Northeast US dealing with powerful, fast-moving snowstorm

2017-02-09 17:04
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PICS: US recovers from treacherous 'Snowzilla' blizzard

The eastern United States is emerging from a massive blizzard that has killed at least 25 people. The two-day long storm affected about 85 million residents and is the second biggest winter storm to hit New York in more than a century.

Boston - A powerful, fast-moving storm swept through the northeastern US on Thursday, making for a slippery morning commute and leaving some residents bracing for blizzard conditions and more than a foot of snow.

Commuters in the densely populated region awoke to windblown snow - less than 24 hours after enjoying spring-like temperatures - and faced slick highways. Forecasters said Thursday's weather had the potential to be the most powerful storm that some areas have seen in a mostly snow-free winter.

The National Weather Service predicted that the Boston area and eastern Maine could get 30 to 45cm of snow, and a blizzard warning has been issued for all of Long Island until 18:00. New York City could see 20 to 30cm and the Philadelphia area 12 to 20cm. Near whiteout conditions were possible, with the snow expected to fall at a clip of 5 to 10cm per hour at its peak.

Massachusetts activated its emergency management bunker in Framingham, where Gov. Charlie Baker was scheduled to provide updates on the storm at midday. Baker urged people to stay off the roads to allow plows and sanders to do their work.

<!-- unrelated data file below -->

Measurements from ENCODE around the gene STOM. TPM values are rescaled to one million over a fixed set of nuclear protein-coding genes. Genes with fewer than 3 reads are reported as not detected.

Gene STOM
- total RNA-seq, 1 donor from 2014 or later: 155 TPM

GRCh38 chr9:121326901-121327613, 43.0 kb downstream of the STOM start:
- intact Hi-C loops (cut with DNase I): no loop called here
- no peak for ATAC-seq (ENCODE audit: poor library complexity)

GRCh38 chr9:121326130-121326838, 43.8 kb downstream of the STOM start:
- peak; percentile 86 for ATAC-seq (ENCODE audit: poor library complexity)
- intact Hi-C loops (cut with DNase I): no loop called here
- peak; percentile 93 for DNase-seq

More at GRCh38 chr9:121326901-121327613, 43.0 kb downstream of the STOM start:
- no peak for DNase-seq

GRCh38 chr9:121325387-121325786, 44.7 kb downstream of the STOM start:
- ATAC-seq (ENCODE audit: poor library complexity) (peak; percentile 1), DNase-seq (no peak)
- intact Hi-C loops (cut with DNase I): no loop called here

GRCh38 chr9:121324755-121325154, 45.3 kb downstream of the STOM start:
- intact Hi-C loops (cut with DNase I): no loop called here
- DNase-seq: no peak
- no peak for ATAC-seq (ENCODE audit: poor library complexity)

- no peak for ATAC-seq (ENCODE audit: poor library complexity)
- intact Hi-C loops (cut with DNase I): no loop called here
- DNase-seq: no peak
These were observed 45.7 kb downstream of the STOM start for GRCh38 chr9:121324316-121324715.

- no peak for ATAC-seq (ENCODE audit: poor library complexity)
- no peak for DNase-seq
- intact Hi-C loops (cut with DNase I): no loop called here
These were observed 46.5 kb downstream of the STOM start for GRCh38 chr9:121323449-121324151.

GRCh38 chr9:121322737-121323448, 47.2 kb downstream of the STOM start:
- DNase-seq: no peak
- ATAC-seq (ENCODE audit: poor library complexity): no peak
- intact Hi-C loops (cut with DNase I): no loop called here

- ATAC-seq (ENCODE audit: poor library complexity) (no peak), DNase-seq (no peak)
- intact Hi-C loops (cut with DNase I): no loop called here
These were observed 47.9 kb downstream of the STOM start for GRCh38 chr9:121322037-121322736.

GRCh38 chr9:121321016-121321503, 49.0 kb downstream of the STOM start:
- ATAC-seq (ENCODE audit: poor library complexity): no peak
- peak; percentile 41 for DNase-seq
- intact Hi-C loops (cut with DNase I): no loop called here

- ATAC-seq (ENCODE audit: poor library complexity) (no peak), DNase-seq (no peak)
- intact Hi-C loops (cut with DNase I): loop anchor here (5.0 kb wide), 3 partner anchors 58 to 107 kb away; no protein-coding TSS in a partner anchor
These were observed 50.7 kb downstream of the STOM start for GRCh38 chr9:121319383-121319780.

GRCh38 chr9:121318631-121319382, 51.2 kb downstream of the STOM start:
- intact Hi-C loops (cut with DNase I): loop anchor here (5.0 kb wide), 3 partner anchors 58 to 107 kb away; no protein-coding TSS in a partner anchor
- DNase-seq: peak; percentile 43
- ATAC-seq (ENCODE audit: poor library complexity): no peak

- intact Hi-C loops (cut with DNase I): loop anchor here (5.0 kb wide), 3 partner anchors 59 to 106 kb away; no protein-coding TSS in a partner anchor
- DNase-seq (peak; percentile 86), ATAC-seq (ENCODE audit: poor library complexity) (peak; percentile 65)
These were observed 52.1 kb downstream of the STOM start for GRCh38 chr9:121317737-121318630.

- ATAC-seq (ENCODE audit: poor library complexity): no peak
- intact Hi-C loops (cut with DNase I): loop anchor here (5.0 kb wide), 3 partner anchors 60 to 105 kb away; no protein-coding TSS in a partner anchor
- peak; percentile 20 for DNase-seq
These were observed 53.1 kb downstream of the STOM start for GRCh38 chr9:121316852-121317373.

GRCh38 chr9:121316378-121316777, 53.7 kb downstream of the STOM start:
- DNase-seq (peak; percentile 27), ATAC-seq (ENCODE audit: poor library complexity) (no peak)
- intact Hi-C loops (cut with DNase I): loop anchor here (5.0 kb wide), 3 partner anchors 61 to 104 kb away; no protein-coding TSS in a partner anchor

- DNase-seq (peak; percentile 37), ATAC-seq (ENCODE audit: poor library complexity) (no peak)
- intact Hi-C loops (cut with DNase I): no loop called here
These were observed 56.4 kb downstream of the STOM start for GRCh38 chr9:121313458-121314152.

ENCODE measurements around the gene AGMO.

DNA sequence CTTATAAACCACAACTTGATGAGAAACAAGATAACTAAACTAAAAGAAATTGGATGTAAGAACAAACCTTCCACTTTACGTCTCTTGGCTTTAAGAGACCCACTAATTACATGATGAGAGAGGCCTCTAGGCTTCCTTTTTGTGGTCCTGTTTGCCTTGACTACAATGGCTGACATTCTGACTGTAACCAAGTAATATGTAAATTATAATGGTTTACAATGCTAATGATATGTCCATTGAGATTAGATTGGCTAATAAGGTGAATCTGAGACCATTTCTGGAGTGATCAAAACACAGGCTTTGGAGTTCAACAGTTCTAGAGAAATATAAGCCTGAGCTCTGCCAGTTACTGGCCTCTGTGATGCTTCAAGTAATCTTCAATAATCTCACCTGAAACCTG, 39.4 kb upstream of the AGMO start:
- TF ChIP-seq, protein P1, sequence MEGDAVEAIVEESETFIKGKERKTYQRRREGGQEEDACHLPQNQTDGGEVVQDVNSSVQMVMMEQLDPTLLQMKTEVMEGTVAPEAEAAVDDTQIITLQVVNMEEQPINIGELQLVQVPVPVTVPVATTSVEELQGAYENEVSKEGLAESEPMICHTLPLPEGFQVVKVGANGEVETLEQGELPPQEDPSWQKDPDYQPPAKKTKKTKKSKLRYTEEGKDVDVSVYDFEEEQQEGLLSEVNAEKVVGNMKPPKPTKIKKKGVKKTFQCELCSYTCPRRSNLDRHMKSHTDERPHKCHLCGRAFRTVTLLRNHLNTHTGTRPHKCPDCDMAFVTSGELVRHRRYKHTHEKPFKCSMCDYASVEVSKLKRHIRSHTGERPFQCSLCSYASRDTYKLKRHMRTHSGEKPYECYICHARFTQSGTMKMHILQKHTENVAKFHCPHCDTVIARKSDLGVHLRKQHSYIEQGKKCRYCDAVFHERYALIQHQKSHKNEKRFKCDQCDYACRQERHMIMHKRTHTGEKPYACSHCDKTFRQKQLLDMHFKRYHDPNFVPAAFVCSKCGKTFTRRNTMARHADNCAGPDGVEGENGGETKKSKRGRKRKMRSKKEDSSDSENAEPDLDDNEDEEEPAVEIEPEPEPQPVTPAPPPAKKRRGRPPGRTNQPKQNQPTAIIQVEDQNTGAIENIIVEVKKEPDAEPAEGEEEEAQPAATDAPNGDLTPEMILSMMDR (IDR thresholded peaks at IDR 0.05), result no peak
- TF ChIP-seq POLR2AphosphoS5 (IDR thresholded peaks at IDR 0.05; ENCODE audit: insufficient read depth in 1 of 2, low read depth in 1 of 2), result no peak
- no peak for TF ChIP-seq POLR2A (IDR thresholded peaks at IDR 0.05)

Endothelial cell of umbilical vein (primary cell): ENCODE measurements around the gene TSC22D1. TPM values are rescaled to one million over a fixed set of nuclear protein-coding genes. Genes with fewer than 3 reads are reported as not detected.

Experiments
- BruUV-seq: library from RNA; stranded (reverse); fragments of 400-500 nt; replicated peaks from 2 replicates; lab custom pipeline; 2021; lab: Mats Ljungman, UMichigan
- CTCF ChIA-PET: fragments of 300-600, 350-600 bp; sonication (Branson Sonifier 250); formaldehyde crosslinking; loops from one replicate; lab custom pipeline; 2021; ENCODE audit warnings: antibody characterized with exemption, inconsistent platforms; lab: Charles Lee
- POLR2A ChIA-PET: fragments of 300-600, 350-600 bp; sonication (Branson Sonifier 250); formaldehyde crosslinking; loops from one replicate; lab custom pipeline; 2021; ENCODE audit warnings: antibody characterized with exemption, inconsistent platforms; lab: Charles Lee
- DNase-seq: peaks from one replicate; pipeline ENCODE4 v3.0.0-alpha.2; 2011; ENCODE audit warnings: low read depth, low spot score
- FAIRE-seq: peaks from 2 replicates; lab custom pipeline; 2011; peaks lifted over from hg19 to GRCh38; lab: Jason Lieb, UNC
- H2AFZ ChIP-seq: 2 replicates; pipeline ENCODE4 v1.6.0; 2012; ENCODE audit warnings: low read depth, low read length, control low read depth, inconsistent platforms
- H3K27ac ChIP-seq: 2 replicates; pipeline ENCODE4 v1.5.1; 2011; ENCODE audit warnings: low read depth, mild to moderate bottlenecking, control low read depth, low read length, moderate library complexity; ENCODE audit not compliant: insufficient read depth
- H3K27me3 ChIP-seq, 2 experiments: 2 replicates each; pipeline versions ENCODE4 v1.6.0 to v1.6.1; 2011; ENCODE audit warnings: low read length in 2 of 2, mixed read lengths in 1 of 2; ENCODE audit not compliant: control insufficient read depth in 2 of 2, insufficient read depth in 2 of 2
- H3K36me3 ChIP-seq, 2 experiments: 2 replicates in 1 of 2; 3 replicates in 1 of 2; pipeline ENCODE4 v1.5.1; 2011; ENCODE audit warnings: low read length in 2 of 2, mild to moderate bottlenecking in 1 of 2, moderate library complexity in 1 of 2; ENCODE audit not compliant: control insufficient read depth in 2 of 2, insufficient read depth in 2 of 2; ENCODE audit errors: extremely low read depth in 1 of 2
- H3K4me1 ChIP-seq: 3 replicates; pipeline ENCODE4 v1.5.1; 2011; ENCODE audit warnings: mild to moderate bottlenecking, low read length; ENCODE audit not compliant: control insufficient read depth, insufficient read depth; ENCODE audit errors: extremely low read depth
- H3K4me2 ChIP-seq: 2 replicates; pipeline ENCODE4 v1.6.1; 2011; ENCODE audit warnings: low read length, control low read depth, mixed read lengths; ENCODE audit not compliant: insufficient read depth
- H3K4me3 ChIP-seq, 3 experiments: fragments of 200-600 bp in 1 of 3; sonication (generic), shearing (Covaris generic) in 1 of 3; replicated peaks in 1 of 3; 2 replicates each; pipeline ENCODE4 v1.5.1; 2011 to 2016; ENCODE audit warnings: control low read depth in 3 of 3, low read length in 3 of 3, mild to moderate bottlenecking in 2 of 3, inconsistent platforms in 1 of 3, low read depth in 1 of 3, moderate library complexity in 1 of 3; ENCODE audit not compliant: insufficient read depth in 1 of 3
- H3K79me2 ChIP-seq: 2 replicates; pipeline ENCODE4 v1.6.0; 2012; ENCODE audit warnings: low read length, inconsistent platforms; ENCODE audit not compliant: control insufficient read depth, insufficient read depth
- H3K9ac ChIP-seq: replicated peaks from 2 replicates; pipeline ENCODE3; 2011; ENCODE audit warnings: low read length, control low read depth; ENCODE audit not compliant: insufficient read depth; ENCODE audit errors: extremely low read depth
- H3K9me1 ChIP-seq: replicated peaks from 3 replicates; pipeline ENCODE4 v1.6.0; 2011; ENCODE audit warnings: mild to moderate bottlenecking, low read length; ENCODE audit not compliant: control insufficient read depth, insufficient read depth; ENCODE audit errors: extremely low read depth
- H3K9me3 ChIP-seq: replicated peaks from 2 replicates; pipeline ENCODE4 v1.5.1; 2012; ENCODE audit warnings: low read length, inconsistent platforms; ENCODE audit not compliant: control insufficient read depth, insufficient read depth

Eastern Long Island was bracing for 30 to 40cm of snow, with a potential for power outages. "The roads are in bad shape ... covered and icy," Suffolk County Police Commissioner Tim Sini said. He said snow was falling at up to 2 inches per hour and expected to intensify as the day went on.

New York City Mayor Bill de Blasio said people should stay home.

"If you need to go out, please, don't use your car," de Blasio said on NY1 television.

In Manhattan, intrepid, bundled-up commuters carefully navigated snow-covered sidewalks. The blowing snow stung any exposed skin.

Apocalyptic deal

Sam Lopresti, of Jersey City, New Jersey, warm and dry in his workplace, said he'd been pleasantly surprised that his early-morning train trip to Manhattan had gone smoothly.

"I fully expected the MTA and PATH to curl into a ball and say, 'Don't hurt me!'" joked Lopresti, an actor and barista.

Lopresti said weather forecasts had escalated from "a run of the mill snowstorm to an apocalyptic deal."

Officials also are warning of high winds, coastal flooding and possible power outages.

New Jersey's emergency management office reported about 50 accidents before midmorning, and that number was expected to grow. New Jersey Transit trains face delays of up to 15 minute.

State offices in New Jersey were closed, as were the courts in Massachusetts. Government offices in the Delaware, Bucks, Chester and Montgomery counties surrounding Philadelphia were also shuttered.

A number of school systems cancelled Thursday classes including New York City, Philadelphia and Boston. Airlines scrapped thousands of flights by late on Wednesday as a precaution, and FlightAware.com reported 3 323 flights were cancelled on Wednesday through Friday, including more than 2 700 on Thursday.

The storm comes a day after much of the Northeast enjoyed a brief glimpse of spring, with temperatures hitting 15°C in some places.

Thursday's storm is expected to last 6 to 10 hours, said Carl Erickson, a senior meteorologist with AccuWeather in State College, Pennsylvania.

The snow is expected taper off by the early afternoon in the Philadelphia and New York City areas, but New Englanders should brace for snowfall through the evening commute.

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